Public libraries are approaching the digital divide using different strategies. Aside from providing access to computers and internet, the most common digital divide–bridging mechanism is group classes on technology. The public affirms this focus for libraries: 94 percent of Americans believe public libraries should “offer programs to teach people, including kids and senior citizens, how to use digital tools such as computers, smartphones and apps.”
As we know, technology continues to redefine how we perceive the communities in which we participate. The perils and promises of machine learning shape our world around us in knowable ways. Social media allows us to participate at arm’s length as never before. It has transformed how we form and nurture our affinity groups so that we experience increasingly more closed systems that reluctantly absorb outside information. The world has become more entropic and arguably less connected to traditional institutions because of social media’s absorbing and disruptive influences. It has become hard for public institutions such as libraries to build upon traditional patron allegiances and support, and more perilous to depend solely on them. Moreover, in our attempts to nurture these allegiances, we struggle to comprehend the directions of change in our environment. Is it any wonder our pursuits often seem an endless cycle of chasing new purpose and self-justification while lurching toward new ideas that sometimes seem ill suited to our core principles?
The first day of contract negotiations is approaching and members of both teams are getting a little nervous. Will talks be smooth or disagreeable? Do both sides know what’s coming or are surprises in store? What is the best way to prepare for successful negotiations? Both sides can do plenty to come to the table prepared to create a contract that meets everyone’s needs.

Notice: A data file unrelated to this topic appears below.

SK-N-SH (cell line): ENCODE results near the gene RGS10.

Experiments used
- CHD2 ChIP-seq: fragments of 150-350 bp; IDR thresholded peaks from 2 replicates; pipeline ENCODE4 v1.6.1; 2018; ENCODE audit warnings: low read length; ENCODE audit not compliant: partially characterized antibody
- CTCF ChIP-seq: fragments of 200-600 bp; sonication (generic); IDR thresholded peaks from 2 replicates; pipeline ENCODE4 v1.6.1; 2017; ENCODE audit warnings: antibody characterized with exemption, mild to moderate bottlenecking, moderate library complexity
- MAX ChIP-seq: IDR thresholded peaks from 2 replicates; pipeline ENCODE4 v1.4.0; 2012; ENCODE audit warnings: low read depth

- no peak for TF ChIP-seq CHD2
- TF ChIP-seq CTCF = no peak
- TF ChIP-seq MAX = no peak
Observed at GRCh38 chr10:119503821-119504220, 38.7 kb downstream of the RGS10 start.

Motherboards, CPUs, and RAM, oh my! In the twenty-first century, libraries are dependent on these easily confused or misidentified hardware components and terminologies. Modern information systems—ranging from library OPACs to electronic research databases—all require machines that have a motherboard beneath their shiny plastic hoods. Library skills, including Boolean searching and complex taxonomic classification, also rely on computer technology. Librarians regularly make expensive decisions about the hardware in their facilities, but it is easy to get tongue-tied by the acronyms and technical names for the hardware in these machines. A basic grasp of hardware components has the potential to greatly enhance our awareness of our information systems. Libraries can also save money by making informed technology decisions. It’s time we met our motherboards.
Recently, we hosted visitors from a public library in Texas. The library director,
the mayor, and their finance officer toured several of our libraries and spent
time talking with our team members. After asking us some thoughtful, probing
questions about the philosophical underpinnings of our services, the mayor noted,
“You need to come up with a new noun. My image of what a traditional library looks
like has just been challenged, and what you are doing here is not a library—it is something
else. It is intriguing and challenging, and I want to spend time here, but what you
are doing needs a new name.” I challenged him to help us invent a better descriptor.